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Pepper, Sweet, California Wonder

Short Description

HEIRLOOM. The standard bell pepper.

Full Description

HEIRLOOM. The standard bell pepper for many decades, this 1928 introduction is still the largest open-pollinated, heirloom bell you can grow. A perfect stuffing pepper-blocky 4" x 3 1/2", thick-walled, tender and flavorful. Certified Organic Seed.
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Item#: 60816A
Order: 1 Pkt. (300 seeds)
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$4.95
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Item#: 22051
Order: 3 Plants
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$16.95
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Product properties

Days To Maturity null

75 days

Fruit Size null

4 inches

Sun null

Full Sun

Spread null

12 inches

Height null

18-24 inches

Sow Method null

Indoor Sow

Planting Time null

Spring

Sow Time null

8-12 weeks BLF

Thin null

24 inches

Life Cycle null

Annual

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  • How to Sow and Plant

    • Only home gardeners who enjoy long growing seasons in the Deep South should attempt to sow pepper seeds directly in the vegetable garden. Most of us must start our own pepper plants indoors about 8-10 weeks before transplanting, which should be done 2-3 weeks after the expected last frost.
    • Sow seeds ¼ inch deep in seed-starting formula
    • Keep the soil moist at 75 degrees F
    • Seedlings emerge in 10-21 days
    • As soon as seedlings emerge, provide plenty of light on a sunny windowsill or grow seedlings 3-4 inches beneath fluorescent plant lights turned on 16 hours per day, off for 8 hours at night. Raise the lights as the plants grow taller. Incandescent bulbs will not work for this process because they will get too hot. Most plants require a dark period to grow, do not leave lights on for 24 hours.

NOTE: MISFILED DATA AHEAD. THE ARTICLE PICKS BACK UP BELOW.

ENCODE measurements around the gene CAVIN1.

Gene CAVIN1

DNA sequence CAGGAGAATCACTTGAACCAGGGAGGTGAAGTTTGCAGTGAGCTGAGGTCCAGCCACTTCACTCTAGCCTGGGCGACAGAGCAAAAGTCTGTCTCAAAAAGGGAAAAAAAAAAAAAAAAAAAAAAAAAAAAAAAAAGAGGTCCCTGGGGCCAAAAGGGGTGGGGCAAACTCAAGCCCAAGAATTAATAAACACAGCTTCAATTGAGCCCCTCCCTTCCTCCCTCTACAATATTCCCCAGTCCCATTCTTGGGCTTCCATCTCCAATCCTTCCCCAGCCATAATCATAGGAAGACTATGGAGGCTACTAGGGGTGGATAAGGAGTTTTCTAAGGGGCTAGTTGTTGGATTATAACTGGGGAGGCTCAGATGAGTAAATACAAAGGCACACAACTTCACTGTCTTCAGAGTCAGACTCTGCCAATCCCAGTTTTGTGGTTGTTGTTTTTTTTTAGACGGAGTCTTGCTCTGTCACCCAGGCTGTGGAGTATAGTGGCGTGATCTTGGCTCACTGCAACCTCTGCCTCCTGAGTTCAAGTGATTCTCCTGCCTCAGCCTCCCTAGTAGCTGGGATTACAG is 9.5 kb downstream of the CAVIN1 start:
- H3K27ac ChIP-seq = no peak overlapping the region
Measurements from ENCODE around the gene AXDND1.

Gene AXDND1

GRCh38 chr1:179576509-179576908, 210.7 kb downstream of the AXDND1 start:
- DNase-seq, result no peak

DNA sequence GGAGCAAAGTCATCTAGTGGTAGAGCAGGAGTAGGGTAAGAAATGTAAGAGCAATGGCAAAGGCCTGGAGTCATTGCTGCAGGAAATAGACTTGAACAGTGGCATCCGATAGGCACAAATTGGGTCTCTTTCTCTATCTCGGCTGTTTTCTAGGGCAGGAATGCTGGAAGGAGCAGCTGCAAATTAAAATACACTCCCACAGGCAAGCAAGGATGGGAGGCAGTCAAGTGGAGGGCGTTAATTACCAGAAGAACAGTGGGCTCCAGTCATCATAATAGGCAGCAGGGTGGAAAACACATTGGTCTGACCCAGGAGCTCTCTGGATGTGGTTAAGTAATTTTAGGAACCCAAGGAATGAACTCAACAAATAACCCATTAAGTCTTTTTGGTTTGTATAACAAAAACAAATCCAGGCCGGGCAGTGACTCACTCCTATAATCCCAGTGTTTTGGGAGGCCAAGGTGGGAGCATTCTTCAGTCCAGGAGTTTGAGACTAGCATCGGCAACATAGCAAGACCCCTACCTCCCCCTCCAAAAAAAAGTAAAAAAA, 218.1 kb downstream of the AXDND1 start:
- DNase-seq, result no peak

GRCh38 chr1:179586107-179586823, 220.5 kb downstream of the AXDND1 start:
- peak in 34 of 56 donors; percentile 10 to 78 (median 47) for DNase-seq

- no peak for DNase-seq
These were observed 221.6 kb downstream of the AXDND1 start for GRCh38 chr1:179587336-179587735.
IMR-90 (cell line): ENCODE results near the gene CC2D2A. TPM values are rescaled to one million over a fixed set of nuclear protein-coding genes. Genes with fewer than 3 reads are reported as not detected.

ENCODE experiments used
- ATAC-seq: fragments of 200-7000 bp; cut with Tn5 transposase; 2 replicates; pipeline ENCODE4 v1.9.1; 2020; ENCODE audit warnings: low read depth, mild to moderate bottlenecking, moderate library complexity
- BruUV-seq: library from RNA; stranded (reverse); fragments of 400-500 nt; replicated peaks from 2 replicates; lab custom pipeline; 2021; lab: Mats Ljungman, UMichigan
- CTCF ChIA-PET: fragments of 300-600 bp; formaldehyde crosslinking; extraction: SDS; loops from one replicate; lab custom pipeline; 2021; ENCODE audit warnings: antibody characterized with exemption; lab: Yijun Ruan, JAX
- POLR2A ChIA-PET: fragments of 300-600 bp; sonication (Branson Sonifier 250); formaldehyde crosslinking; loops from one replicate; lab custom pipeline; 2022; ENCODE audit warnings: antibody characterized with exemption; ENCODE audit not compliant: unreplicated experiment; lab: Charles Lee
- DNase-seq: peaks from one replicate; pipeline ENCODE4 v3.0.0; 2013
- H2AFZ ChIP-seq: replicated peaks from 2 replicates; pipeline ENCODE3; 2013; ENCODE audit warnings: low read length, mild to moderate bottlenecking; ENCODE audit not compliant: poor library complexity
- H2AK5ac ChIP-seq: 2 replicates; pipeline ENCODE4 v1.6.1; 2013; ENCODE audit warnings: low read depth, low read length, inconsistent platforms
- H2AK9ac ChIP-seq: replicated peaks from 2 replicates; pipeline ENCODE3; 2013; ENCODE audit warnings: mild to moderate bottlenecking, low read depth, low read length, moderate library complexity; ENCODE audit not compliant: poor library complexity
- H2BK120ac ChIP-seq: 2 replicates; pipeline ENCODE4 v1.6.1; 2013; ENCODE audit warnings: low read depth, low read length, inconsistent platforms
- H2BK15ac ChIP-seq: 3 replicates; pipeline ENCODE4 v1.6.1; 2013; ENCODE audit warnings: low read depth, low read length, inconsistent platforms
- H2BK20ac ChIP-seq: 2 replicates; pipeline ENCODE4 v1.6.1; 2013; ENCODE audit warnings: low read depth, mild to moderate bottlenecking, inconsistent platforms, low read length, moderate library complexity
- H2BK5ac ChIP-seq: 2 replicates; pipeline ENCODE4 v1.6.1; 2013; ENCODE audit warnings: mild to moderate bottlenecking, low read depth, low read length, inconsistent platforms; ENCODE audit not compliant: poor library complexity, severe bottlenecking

• Seedlings do not need much fertilizer, feed when they are 3-4 weeks old using a starter solution (half strength of a complete indoor houseplant food) according to manufacturer’s directions.
    • If you are growing in small cells, you may need to transplant the seedlings to 3 or 4 inch pots when seedlings have at least 3 pairs of leaves before transplanting to the garden so they have enough room to develop strong roots
    • Before planting in the garden, seedling plants need to be “hardened off”. Accustom young plants to outdoor conditions by moving them to a sheltered place outside for a week. Be sure to protect them from wind and hot sun at first. If frost threatens at night, cover or bring containers indoors, then take them out again in the morning. This hardening off process toughens the plant’s cell structure and reduces transplant shock and scalding.

    Planting in the Garden:

    • To get an early start with your pepper plants, particularly in the North, cover the prepared bed with a dark colored polyethylene mulch at least a week before transplanting. This will heat the soil beneath and provide a better growing condition for young pepper plants. The mulch will also help the soil retain moisture throughout the season as the pepper plants grow.